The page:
(Article changed on January 4, 2014 at 03:05)
The Republic of Turkey is consumed by intense conflict, conspiracy charges, and underlying financial problems that simply won't go away. A perfect storm is brewing in Turkey.
Prime Minister Recep Tayyip Erdogan's government and supporters are charged with a secret gold-for-oil deal with Iran. The deal, in violation of trade sanctions against Iran, enriched the PM's ministers and other key supporters involved (including the PM's son), according to prosecutors. The deal also involved misreporting billions of dollars in trade, which, in turn, resulted in Turkey overstating national income and understating its current account deficit.
A more ominous charge focuses on Erdogan's open support of a wealthy Saudi known for funding al Qaeda and the PM's alleged support of Al Qaeda fighters engaged against the Syrian government. Just today, we say this headline: Turkish governor blocks police search on Syria-bound truck reportedly carrying weapons . Erdogan is a strong supporter of the Syrian rebels, assumed recipients of the weapons.
The crisis started on December 17, 2013 when dozens of Erdogan's close associates were arrested for corruption. The arrests included the CEO of Turkey's state bank caught with million in euros stuffed in shoeboxes. Charges and arrests continued. Prosecutors and police who handled the case were fired at the behest of the Prime Minister. The Turkish supreme court ruled that the government couldn't interfere with police investigations through firings and intimidation. Undeterred, Erdogan fired more prosecutors claiming the charges were an attack on the Turkish state. To top it all off, authorities banned reporters from police stations and pressured the media to stop focusing on the scandals.
(image by Michael Collins) DMCA
The two warring political factions are within the ruling AKP, which claims to be a moderate, pro business Islamist part. Prime Minister Erdogan's faction is pitted against its former long-term ally, Fethullah Gulen and his Hizmet movement.
Erdogan's rule since 2003 has been marked by an emphasis on economic growth and constitutional reform. Over the past two years, Erdogan has adopted a dictatorial style that involved policies reflecting Islamist principles.
The PM's opponent is Fethullah Gulen who fled Turkey in 1999. He has lived in rural Pennsylvania ever since. Gulen presides over a worldwide network of schools and multimillion-dollar business. His movement claims to promote progress and interfaith understanding. Like Erdogan, Gulen is an advocate of "free market" economic policies. Gulen's initial entry to the United States and his ability to remain a resident has been supported by major figures in the U.S. intelligence community.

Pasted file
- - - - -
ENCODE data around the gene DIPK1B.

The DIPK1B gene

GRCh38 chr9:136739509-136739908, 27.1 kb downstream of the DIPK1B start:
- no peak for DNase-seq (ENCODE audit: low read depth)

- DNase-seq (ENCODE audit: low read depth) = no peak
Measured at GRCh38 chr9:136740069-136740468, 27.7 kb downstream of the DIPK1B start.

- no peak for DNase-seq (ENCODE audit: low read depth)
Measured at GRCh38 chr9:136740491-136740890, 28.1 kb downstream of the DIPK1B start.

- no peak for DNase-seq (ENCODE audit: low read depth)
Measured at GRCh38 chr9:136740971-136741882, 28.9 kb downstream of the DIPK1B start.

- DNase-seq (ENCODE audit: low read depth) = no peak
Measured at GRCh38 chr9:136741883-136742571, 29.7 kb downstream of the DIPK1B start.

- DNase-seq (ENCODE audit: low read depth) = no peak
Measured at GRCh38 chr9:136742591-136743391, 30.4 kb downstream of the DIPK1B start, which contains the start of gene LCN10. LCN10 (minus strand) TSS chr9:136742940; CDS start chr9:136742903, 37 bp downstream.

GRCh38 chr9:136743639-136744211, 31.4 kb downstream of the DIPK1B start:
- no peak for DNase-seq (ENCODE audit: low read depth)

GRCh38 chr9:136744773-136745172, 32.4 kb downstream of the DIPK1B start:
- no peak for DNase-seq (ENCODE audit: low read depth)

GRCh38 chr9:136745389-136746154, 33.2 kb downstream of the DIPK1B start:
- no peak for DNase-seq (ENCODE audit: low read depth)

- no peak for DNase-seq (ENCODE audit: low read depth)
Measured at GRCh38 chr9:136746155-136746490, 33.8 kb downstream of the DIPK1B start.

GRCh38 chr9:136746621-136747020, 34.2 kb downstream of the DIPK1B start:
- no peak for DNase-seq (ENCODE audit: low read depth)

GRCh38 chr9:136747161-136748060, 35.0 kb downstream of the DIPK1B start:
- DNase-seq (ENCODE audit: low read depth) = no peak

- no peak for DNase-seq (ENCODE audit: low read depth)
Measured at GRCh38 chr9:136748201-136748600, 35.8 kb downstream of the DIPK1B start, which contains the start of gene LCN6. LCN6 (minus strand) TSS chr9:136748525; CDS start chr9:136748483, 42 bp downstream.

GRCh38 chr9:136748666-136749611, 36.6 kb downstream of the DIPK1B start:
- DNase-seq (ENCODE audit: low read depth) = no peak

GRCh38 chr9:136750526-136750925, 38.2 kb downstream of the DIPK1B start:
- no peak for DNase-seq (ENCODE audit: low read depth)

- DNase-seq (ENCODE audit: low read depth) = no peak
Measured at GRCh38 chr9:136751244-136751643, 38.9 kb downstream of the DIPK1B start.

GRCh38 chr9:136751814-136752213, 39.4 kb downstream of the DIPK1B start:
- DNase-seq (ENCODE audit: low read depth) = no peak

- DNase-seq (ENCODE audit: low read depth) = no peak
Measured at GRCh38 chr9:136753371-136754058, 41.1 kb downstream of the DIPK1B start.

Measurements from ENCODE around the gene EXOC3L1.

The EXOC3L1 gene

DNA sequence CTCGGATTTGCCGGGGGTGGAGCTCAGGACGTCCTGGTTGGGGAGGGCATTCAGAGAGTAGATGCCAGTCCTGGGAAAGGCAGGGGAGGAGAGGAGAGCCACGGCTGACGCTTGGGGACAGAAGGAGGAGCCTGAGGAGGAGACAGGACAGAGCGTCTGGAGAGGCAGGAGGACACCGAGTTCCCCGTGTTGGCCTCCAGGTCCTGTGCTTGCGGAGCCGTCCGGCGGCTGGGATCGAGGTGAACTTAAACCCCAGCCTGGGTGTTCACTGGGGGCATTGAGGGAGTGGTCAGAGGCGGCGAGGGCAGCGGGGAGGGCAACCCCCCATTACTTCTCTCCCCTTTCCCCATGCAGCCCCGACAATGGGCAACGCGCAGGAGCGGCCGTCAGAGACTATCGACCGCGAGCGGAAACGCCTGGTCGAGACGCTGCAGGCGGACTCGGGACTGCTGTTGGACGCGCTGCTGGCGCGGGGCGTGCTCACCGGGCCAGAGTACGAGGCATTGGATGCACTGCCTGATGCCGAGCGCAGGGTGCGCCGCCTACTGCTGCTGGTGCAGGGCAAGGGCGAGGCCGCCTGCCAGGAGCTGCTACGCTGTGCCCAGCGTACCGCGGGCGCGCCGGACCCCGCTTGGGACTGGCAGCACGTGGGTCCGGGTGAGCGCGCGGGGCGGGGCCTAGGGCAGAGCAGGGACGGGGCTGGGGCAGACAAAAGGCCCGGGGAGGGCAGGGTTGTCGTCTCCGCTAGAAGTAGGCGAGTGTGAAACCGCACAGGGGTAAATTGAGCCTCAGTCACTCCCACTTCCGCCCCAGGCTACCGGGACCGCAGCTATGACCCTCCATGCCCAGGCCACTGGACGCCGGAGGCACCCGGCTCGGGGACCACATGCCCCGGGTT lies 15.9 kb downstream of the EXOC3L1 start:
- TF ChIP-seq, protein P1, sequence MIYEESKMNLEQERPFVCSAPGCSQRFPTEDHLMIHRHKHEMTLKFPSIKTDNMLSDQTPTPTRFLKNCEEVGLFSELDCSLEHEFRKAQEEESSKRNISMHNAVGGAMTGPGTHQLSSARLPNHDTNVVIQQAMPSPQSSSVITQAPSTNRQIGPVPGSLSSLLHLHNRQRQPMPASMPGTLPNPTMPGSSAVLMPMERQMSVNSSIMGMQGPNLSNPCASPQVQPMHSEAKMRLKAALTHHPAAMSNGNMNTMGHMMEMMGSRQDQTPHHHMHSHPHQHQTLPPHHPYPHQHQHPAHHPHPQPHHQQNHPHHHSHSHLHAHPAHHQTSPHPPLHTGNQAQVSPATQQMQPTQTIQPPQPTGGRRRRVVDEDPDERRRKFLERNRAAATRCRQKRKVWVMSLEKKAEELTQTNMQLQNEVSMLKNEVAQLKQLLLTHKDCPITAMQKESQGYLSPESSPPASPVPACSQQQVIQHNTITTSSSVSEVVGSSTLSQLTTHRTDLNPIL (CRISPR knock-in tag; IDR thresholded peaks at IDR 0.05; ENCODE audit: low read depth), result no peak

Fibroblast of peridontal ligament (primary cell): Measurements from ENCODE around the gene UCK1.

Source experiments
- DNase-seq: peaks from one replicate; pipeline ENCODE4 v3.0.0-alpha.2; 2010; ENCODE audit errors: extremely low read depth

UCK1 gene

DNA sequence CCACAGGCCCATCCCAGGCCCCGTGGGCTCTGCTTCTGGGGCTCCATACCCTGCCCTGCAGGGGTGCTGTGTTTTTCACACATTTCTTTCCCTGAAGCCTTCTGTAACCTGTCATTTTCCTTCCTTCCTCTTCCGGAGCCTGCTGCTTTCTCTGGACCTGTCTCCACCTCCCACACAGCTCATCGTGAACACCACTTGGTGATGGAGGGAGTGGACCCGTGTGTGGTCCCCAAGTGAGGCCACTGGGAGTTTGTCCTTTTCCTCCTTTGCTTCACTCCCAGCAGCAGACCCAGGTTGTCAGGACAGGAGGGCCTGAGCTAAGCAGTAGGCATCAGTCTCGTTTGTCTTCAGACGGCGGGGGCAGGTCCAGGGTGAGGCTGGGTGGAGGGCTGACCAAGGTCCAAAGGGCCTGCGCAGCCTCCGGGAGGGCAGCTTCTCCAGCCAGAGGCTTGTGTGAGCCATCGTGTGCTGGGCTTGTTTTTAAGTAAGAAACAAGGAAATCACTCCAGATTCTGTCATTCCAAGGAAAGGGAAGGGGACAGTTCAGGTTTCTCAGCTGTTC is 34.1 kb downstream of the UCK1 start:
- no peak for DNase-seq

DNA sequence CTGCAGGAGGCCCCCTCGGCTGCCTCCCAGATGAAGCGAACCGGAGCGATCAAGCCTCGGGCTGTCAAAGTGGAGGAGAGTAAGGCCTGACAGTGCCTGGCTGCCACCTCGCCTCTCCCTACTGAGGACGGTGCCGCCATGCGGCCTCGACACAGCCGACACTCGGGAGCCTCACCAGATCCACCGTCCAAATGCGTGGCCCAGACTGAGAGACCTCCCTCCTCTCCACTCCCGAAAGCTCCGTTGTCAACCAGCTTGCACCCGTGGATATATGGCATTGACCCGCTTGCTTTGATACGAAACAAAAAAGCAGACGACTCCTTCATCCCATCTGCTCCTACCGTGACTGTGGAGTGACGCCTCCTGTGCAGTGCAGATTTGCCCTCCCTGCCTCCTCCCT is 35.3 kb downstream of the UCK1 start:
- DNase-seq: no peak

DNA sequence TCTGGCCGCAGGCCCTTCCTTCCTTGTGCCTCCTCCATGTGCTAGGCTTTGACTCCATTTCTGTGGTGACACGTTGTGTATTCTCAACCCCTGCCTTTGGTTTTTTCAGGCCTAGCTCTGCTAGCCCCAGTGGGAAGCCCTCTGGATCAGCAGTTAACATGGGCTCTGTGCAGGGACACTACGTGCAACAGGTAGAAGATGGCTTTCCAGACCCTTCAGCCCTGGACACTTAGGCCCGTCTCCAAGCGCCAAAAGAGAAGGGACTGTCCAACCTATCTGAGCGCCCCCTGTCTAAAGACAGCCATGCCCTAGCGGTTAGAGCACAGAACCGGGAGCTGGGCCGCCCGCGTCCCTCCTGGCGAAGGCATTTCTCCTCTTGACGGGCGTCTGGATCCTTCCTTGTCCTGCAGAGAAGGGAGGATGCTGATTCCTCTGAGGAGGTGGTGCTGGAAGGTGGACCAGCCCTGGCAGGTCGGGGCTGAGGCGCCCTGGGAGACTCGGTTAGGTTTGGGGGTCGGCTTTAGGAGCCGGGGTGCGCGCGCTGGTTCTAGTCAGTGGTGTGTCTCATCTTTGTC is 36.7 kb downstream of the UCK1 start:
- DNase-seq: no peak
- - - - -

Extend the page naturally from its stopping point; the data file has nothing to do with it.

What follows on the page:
The Turkish military has staged a number of coups over the past 50 years. As this crisis emerged, the military announced it did not want to be "involved in political debates." However, just days later, the imprisoned generals from the Ergenekon trials spoke out. They demanded a new hearing, proclaiming their innocence. On January 2, Hurriyet Daily News ran this story, Turkish military asks prosecutors to investigate "plot' claims. According to the story, the convicted generals filed a criminal complaint supposedly against Fethullah Gulen for conspiring to convict them in the Ergenekon trials.
The People's Republican Party (CHP), the Nationalist Party, and other political parties are critical of Erdogan, seemingly intimidated by his charges that they are pawns of the "international conspiracy" Erdogan references so often.
Then, of course, there are the people of Turkey, largest and arguably, the most important faction in this struggle. The people of Turkey have enjoyed a strong economy and low unemployment for through the world recession. The scandals have the potential to seriously impact the Turkish economy, at the expense of the majority of Turks. Their labor formed the basis for economic growth but lacks a voice in determining the outcome of the current crisis.
Turkey is the southern flank of NATO and a frontline state in the West's regime change effort in Syria. Until 2011, Turkey and Syria had enjoyed a rapidly improving relationship. Then, everything changed. Erdogan faction of the AKP joined the demands of then Secretary of State Hillary Clinton to oust Syria's elected president, Bashar al-Assad. Saudi Arabia provided financial support for rebels and Turkey allowed Istanbul to be used to transship Saudi purchased weapons to Syrian rebels.
Turkey is supposed to be a pillar of the West, stable and reliable. With the burgeoning chaos in government and no-win conflict among warring factions internally, the Obama administration and NATO powers will be tempted to meddle to control the outcome. We all know how well that works out.
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